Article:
Kitty was born in Wednesbury, a town near Walsall, as was Andrew’s Wife Anne who posed for two drawings in the Show; The Bath and Woman with White dog. The latter is based on the painting by Lucien Freud of Kitty when she was pregnant. Again we are invited to make comparisons across time, but also the fact that the location of both subjects are the same: the Black Country in the West Midlands. Andrew’s large drawing seems more empathetic of his wife than that of Freud’s.
The catalogue essay, ‘Conversations with the Past by Charlotte Mullins’ 1. provides valuable insights into Andrew’s motivations and recurring foci on life and death, past and present, and portraiture itself. She refers to Tift’s contemplation of his portraits, the dedicated preparation with his sitters and the meditation of the process of drawing. She Refers to Roland Barthes concept of the good/valuable photograph capturing the ‘air’ of the subject.” Barthes cautioned, ‘if the photograph fails to show this ‘air’ then the body moves without a shadow, and once this shadow severed ….. there remains no more than a sterile body.’ 2. Tift strives to capture the ‘air’ in both photographs and paint, for it is ultimately through paint that he brings his sitters to life. The portrait is not complete for Tift without time being folded into its surface as it is painted.’ This is an important differentiation between the photograph and the drawing or painting. The photograph can capture the ‘air’ of the subject, however the skilled work and attention selection of the detail to be made by the painting and drawing artist brings something ‘more’ to the portrait and adds to the ‘air’ of the subject.
His My daughter and My Mother hang next to each other, decades between them, but painted in the same year, 2018. In the catalogue they each sit on a page next to each other with the fold between them, however the invitation to compare is even more apparent in this closer format. One is encouraged to make comparisons, and contemplate the passage of time, and the painter’s perceptions of his relationship with these two females so very close to him that he has presented to us, and himself.
As said above seeing Andrew Tift’s body of work in the New Art Gallery with the Garman Ryan collection that inspired him was a treat. The viewing was beautifully complimented by Hetain Patel’s film, Don’t Look at the Finger; Photographs from Pakistan by Mahtab Hussain and Cornelia Parker’s Thirty Pieces of Silver. My visit was helped by the brilliant gallery assistant that brought me up to date with the exhibitions and the recent acquisition of a Frank Auerbach painting from Lucian Freud’s collection made available through the Arts Council Acceptance in lieu scheme.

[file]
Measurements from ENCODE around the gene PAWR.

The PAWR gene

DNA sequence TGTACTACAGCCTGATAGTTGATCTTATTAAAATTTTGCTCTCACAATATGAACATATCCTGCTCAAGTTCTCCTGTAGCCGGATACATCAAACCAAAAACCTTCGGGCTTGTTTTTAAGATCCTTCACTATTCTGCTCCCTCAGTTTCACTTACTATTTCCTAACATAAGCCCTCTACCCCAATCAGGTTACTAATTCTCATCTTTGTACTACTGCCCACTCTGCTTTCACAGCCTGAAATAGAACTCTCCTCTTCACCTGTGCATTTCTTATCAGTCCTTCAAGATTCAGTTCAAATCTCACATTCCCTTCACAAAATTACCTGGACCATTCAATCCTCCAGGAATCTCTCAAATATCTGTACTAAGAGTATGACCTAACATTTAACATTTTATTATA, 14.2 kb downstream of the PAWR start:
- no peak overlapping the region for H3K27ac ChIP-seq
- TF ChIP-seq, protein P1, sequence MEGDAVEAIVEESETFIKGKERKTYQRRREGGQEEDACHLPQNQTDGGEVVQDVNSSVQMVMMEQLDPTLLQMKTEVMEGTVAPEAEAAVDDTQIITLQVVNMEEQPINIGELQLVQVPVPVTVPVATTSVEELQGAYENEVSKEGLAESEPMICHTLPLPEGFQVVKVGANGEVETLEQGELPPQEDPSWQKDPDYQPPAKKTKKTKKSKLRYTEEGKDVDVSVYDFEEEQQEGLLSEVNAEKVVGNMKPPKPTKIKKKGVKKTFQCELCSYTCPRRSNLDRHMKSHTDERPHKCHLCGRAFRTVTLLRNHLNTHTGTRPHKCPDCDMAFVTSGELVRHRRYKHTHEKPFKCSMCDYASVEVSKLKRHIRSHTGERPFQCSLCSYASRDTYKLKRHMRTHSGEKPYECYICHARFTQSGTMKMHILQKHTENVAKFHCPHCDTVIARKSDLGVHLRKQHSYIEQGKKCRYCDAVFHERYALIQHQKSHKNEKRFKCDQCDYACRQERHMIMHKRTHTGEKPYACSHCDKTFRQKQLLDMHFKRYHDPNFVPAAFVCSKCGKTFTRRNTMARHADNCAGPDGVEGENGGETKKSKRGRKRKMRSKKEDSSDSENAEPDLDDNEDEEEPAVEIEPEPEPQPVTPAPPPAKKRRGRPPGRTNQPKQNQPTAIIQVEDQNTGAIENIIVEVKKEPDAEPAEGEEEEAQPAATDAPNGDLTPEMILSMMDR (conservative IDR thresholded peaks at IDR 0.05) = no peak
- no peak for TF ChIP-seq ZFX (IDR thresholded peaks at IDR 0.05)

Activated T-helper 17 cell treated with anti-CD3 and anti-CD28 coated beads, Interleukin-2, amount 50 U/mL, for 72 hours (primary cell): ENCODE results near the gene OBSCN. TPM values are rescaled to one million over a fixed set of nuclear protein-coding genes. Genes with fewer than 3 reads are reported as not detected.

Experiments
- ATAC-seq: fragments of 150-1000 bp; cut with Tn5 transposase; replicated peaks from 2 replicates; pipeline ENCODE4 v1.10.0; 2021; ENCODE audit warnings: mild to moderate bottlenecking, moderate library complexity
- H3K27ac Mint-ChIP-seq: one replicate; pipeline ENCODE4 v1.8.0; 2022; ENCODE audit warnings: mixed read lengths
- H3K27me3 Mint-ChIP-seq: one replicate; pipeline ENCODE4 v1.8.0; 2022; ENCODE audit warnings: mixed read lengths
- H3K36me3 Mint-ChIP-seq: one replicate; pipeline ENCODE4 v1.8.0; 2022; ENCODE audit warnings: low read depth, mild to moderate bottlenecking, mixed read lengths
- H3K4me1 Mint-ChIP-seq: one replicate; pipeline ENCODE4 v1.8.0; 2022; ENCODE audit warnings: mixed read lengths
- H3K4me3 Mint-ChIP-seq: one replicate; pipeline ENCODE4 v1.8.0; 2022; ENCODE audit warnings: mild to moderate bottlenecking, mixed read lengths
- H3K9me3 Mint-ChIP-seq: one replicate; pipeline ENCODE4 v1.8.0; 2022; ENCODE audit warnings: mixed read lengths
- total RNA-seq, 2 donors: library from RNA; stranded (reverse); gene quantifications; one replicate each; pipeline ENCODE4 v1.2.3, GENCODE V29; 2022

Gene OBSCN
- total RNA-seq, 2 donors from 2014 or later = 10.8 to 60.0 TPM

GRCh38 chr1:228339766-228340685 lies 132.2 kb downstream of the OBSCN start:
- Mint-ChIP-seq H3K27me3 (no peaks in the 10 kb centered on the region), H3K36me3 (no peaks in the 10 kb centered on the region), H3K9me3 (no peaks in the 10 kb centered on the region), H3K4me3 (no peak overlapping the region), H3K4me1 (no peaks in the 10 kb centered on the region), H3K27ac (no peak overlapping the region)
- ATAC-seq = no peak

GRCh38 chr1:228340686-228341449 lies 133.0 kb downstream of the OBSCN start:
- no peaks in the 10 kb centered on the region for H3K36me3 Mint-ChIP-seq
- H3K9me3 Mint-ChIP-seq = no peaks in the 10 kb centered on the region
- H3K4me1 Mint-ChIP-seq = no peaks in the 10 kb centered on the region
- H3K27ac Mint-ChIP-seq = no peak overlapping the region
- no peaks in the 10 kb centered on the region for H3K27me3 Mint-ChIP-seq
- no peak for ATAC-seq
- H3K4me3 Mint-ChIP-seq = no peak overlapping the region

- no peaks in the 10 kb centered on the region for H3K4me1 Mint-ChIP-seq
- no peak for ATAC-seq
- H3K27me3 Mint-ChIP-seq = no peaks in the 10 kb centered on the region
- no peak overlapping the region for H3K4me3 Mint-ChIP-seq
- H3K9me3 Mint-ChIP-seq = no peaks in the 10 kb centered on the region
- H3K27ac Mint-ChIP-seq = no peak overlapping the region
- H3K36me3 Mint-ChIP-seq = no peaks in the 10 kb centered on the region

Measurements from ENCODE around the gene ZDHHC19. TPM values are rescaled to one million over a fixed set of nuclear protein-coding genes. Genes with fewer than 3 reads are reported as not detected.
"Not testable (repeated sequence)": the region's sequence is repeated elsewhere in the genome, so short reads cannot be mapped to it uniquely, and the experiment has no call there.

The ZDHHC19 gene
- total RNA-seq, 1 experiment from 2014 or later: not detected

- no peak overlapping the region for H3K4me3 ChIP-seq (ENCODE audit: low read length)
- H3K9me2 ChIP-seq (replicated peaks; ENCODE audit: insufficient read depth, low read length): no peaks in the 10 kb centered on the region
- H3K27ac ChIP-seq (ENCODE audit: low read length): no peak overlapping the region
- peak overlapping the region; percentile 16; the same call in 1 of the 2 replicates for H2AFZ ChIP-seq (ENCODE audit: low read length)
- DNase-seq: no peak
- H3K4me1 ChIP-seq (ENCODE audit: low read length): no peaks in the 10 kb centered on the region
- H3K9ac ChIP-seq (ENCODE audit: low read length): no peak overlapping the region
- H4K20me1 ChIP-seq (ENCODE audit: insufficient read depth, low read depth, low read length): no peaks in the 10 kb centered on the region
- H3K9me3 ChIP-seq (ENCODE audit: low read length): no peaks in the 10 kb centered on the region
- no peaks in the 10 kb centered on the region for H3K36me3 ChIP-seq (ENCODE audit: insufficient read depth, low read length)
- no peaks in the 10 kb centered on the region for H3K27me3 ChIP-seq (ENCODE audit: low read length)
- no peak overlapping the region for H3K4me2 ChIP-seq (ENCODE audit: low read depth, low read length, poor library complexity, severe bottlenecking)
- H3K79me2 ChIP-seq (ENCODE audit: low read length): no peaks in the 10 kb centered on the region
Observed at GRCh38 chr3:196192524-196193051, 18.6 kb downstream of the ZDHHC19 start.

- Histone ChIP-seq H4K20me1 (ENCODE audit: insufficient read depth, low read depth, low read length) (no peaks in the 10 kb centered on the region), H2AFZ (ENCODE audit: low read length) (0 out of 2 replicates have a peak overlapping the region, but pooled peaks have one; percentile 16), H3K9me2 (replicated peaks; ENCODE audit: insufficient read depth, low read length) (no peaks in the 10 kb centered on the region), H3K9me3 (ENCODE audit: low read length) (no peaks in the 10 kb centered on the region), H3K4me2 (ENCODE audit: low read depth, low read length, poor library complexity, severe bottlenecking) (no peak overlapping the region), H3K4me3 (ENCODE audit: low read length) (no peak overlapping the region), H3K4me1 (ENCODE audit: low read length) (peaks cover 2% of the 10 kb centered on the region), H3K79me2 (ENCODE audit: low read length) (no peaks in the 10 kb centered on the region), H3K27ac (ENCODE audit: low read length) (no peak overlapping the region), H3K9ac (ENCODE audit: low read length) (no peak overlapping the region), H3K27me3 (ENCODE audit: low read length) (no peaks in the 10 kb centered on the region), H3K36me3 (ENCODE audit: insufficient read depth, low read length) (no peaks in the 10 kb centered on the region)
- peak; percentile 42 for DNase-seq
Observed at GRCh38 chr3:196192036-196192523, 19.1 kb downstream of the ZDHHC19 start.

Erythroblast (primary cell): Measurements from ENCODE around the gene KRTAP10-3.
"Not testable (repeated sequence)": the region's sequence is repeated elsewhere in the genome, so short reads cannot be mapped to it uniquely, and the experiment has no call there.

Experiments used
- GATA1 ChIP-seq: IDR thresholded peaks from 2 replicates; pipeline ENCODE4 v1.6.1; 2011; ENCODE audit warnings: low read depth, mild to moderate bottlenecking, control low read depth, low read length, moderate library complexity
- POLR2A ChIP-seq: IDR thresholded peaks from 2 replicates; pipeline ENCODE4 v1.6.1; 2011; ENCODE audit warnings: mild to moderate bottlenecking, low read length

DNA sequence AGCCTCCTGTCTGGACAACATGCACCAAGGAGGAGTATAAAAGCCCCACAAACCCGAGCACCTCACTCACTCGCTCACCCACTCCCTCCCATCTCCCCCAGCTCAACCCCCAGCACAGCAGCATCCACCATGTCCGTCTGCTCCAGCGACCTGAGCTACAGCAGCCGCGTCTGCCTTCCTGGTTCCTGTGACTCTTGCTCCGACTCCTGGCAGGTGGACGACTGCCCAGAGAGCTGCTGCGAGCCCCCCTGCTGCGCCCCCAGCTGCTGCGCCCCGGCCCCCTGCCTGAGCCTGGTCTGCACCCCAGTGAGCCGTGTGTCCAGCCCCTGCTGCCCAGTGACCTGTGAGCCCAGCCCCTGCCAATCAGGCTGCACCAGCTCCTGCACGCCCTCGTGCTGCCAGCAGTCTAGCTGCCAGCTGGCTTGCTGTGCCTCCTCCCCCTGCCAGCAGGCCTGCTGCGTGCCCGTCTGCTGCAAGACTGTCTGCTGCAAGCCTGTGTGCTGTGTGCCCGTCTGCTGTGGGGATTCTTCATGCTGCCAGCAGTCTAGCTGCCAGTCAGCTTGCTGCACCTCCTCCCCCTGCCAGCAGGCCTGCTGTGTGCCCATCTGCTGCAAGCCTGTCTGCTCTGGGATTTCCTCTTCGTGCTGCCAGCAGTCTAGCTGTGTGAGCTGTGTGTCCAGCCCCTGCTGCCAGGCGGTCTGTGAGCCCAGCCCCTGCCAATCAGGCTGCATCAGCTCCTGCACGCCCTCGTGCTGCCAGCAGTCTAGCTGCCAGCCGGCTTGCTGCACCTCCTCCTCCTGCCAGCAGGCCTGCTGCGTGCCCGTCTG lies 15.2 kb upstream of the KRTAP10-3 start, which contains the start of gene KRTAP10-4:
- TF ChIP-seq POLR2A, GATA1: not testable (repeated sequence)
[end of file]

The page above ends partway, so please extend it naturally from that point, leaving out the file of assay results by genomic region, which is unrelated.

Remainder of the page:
Below is a slide show from my visit.:
Charlotte Mullins, Immortaloise. Cornerhouse publications, home 2018.
2.Roland Barthes, Camera Lucida, 1980, trans. by Richard Howard. Flamingo 1984. p110
I dropped by the IPS ( International Production Space in Birmingham School of Art) that flowed from pieces from Bahrain Artists presented by the Bahrain based Ulafaa Initiative in the foyer. It is a rewarding show with insights into how young artists are making their voices seen and heard locally and internationally. I asked the curator Tamadher AlFahal about the show’s origins and she invited me to the talk she was presenting (as part of her PHD) that evening and an open invite to a further panel discussion about the cultural production of the Arab Gulf that is happening on the 19th @ 5pm in the IPS :’AS NOTED/UNNOTICED’ a part of “I AM KHALEEJI”; a series of events and happenings that offers prelude to the contemporary art scene of the Arab Gulf.
From the discussions it is clear the art scene “within the Arab Gulf (or GCC) has been through a state of flux. Typically exposed to Western audiences, and the greater art world, as a strongly diluted stereotypical image of the Middle East. The Arab Gulf’s distinctive art identity remains undervalued.
This project addresses the misconceptions of the contemporary art scene in the Gulf, it offers an alternative view that is diverse, unique and vernacular in attempt to understand its complexity and dynamics. Specifically focusing on shedding light on the Gulf art scene as a distinctive voice within the Middle East. “
Issues of identity, religion, gender are clear in the work on show, but the range of video, photography, graphic and printed artworks are strong in their own right. There are plays with sign posts (literally) and the two photographic/print based pieces – The rise of Maliha @ecstasybash and My Ghutra is Me @stefanistan deal directly with issues of personal image and identity in clever, creative and insightful ways. ‘Maliha : a Name meaning having beauty, kindness and strength’ and ‘Ghutra’ the traditional male headress and as one of the subjects told the artist : ‘the eyes are the window on the soul, but first tell me how you wear your ghutra and I will tell you who you are……’ Both pieces are portrait based although the whole portrait is not shown in either works.
@ecstasybash’ instagram bio is understated : “Photographer , Slightly Artistic, mildly photographic”. Her website also provides further insight into the inspirations for The rise of Maliha.
The show is also referred to By the Book @ulafaa
About the Speakers for the upcoming panel on the 19th October:
Khulod Albugami is an artist and an academic member at the College of Art & Design, Princess Nourah Bint Abdulrahman University in Saudi Arabia since 2011. She is currently doing her PhD in Fine Art at Birmingham City University, UK. In her research, she investigates the possibility to formulate different approaches, where art and spatial practices can be used for social empowerment by women in Saudi Arabia. Her main area of interest and research are cultural production in Saudi Arabia and its impacts on creative spaces made by women.